New executive orders help mitigate climate change through Oregon's building codes and address key principals of ensuring a reliable water future: efficiency and re-use.
Bringing people together to dance, celebrate Oregon, and start a conversation about clean water
We’re collecting your stories about clean water to highlight what Oregonians’ care about and keep the pressure on policymakers to protect this precious resource.
On the 45th anniversary of the Clean Water Act, we're shining a spotlight on the work still needed to protect clean water for our communities, our economy, and future generations.
50 years ago, our rivers looked a lot different. Today, we celebrate the Clean Water Act and discuss the work that still must be done to make sure every Oregonian has access to fishable, drinkable, and swimmable waterways.
The choices you make in your yard can make a big difference to the health of local streams, wildlife and our drinking water. Before you think about spraying weed killer or reseeding your lawn this fall, consider these tips for a low-maintenance landscape.
This week, Oregon’s water resources commissioners will discuss how to address our water challenges. Speak up today to make sure they hold the department accountable for protecting Oregon’s water future.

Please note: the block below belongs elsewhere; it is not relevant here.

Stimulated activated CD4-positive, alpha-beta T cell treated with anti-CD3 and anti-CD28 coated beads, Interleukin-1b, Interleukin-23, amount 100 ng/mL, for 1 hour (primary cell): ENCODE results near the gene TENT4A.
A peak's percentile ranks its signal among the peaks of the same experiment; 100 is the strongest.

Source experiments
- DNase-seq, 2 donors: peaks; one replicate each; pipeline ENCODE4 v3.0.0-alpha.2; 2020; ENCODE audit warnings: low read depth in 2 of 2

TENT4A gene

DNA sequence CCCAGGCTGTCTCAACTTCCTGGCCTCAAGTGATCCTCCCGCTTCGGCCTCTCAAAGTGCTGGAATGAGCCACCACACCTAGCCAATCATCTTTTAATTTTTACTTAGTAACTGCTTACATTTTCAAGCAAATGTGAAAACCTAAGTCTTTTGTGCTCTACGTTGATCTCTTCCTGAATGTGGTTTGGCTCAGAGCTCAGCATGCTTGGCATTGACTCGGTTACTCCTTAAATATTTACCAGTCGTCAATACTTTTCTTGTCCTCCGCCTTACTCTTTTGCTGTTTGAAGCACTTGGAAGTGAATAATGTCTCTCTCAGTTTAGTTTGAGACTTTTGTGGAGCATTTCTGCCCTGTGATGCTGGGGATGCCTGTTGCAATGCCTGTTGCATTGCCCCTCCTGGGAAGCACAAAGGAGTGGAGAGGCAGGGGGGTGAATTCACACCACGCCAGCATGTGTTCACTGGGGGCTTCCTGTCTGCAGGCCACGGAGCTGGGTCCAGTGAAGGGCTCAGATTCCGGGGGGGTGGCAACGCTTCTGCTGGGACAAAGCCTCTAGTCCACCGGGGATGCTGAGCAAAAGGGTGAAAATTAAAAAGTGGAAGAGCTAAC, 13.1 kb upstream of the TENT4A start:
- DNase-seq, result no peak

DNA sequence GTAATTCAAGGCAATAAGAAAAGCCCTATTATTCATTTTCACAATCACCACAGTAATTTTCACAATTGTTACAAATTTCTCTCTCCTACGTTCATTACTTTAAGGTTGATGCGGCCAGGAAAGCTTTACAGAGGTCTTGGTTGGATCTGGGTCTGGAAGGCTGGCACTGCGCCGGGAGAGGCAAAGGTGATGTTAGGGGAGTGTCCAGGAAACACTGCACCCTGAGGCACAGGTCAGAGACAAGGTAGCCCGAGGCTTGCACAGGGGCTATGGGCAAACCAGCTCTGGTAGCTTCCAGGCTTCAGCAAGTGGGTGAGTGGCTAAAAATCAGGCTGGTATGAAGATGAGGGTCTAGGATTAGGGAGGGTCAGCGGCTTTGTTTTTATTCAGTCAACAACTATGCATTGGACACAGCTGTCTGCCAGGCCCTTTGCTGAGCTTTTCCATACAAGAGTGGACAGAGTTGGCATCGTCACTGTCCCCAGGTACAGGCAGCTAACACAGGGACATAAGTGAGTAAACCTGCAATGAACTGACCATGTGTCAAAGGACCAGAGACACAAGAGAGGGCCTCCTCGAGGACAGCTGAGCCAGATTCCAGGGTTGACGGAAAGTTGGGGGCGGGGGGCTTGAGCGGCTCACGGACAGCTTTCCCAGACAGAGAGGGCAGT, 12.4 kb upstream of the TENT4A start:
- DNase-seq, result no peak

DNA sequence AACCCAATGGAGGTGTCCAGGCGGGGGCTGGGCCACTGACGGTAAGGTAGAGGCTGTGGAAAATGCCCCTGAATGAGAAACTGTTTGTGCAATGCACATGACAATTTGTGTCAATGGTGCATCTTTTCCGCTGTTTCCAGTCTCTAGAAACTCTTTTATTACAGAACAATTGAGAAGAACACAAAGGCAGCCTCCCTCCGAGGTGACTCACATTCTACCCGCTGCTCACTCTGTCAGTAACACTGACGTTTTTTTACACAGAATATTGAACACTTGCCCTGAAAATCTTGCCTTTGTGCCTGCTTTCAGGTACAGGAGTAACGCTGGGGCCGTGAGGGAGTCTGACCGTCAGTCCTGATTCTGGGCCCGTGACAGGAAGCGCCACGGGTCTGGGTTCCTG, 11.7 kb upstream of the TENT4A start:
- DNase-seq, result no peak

While the Dakota Access Pipeline has brought the rights and traditions of Native people into the national spotlight, preserving the integrity of this sacred resource is not a new challenge for Northwest tribes.
Add Odell Lake and Ross Island to the list. As summer heats up, harmful algae blooms are taking off across the state. Now is the time to talk about why this is happening and what we can do to stop it.
The water flowing in streams and percolating in the ground is directly connected to what comes out of your tap. We depend on clean water to support healthy communities, a vibrant economy, and habitat for native fish and wildlife. Water is the fundamental building block that defines our way of life in the Northwest.But our clean water is at risk.The EPA recently started the process to repeal the Clean Water Rule, a landmark set of guidelines that strengthened protections for important waterways. Without it, fewer streams, wetlands, and other waters would be protected by the Clean Water Act’s requirement to clean up polluted waters, its ...